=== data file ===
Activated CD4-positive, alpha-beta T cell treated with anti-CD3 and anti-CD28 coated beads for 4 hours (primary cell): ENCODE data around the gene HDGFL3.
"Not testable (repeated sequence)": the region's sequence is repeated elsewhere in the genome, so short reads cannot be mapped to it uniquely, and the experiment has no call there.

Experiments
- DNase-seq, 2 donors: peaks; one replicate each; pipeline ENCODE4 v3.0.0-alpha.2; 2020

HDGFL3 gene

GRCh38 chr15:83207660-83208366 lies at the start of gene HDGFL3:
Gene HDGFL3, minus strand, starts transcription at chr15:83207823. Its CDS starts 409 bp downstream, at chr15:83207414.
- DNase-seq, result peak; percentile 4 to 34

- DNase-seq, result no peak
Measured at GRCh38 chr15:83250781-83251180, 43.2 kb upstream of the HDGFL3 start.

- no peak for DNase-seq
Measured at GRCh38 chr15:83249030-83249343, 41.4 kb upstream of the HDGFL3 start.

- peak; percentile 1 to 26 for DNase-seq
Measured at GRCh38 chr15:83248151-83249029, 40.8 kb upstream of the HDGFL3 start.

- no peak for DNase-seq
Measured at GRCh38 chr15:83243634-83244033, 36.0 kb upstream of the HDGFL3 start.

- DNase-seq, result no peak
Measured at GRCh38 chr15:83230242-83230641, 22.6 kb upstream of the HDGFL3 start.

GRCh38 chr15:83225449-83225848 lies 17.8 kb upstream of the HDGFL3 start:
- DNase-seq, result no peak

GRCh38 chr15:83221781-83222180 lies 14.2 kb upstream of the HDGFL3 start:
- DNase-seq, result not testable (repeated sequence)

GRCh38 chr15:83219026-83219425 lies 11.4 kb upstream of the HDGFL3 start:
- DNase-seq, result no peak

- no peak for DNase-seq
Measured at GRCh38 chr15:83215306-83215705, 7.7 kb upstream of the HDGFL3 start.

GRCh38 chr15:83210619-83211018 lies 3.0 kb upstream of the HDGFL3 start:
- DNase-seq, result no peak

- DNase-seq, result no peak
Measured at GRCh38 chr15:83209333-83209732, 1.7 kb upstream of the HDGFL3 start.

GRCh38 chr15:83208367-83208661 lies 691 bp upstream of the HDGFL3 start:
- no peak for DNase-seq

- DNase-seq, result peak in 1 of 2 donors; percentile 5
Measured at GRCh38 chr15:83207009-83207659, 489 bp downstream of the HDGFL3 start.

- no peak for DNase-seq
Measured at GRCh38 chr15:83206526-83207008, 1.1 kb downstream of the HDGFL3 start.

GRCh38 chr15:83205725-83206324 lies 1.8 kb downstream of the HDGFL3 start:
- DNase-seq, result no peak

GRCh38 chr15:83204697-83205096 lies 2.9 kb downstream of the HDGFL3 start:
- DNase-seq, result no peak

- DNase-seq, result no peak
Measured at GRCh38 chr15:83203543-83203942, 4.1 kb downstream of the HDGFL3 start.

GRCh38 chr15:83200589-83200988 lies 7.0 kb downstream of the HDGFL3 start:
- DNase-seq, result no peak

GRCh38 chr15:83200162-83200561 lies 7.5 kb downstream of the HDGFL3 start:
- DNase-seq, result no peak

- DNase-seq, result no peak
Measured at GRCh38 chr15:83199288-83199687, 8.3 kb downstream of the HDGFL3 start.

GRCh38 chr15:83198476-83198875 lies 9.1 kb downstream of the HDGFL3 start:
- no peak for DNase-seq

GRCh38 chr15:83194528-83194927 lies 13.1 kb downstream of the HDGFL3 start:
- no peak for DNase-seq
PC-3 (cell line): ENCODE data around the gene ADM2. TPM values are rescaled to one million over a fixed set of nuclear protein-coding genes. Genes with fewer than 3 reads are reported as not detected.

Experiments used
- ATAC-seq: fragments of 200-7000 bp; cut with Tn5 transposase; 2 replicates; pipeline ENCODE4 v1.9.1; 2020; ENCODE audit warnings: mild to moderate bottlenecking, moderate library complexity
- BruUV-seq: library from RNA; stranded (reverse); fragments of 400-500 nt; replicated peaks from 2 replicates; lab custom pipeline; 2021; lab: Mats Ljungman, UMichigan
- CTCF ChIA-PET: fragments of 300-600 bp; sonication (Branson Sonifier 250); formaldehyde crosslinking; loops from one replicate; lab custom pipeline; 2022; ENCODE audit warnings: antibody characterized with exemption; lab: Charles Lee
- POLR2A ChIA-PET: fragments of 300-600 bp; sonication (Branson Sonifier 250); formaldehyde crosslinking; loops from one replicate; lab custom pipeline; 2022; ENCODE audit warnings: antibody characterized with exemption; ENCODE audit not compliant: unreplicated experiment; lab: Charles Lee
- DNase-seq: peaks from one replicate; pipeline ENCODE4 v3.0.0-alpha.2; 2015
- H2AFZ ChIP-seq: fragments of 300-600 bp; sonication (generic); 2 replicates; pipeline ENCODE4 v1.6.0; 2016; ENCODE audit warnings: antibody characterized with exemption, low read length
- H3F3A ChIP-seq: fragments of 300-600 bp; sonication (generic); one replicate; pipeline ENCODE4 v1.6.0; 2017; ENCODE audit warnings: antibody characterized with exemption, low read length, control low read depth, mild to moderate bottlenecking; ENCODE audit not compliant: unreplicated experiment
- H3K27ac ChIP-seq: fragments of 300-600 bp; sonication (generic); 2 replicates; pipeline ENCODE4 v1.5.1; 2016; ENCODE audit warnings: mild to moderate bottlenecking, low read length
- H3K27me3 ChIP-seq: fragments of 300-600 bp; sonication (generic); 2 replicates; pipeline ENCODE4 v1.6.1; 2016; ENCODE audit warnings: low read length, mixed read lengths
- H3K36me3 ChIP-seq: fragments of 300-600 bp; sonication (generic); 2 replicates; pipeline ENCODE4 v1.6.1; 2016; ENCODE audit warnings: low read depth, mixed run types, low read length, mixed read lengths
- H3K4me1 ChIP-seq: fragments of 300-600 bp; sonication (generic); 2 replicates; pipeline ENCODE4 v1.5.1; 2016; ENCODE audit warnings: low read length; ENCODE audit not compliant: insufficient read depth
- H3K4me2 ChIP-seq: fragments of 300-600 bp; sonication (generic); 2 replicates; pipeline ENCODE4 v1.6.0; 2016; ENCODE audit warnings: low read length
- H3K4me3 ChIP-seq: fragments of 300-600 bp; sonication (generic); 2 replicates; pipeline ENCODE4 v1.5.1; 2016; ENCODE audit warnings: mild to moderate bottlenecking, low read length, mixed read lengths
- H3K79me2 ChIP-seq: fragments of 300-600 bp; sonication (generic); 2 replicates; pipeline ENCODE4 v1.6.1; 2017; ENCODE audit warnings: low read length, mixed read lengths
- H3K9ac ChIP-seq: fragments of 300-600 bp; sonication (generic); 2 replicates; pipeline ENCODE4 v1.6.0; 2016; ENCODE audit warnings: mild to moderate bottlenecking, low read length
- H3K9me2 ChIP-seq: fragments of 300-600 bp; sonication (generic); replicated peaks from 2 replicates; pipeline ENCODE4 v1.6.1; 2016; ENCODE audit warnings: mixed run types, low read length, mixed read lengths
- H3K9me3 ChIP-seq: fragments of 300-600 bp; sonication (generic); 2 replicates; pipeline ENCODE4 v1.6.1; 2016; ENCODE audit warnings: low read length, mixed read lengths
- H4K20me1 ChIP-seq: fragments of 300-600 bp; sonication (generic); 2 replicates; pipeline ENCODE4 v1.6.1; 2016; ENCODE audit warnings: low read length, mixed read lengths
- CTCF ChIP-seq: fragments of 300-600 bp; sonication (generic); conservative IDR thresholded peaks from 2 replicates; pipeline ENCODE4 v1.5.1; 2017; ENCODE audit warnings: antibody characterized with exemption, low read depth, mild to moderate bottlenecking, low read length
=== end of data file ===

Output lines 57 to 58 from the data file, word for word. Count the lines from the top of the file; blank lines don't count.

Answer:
- CTCF ChIA-PET: fragments of 300-600 bp; sonication (Branson Sonifier 250); formaldehyde crosslinking; loops from one replicate; lab custom pipeline; 2022; ENCODE audit warnings: antibody characterized with exemption; lab: Charles Lee
- POLR2A ChIA-PET: fragments of 300-600 bp; sonication (Branson Sonifier 250); formaldehyde crosslinking; loops from one replicate; lab custom pipeline; 2022; ENCODE audit warnings: antibody characterized with exemption; ENCODE audit not compliant: unreplicated experiment; lab: Charles Lee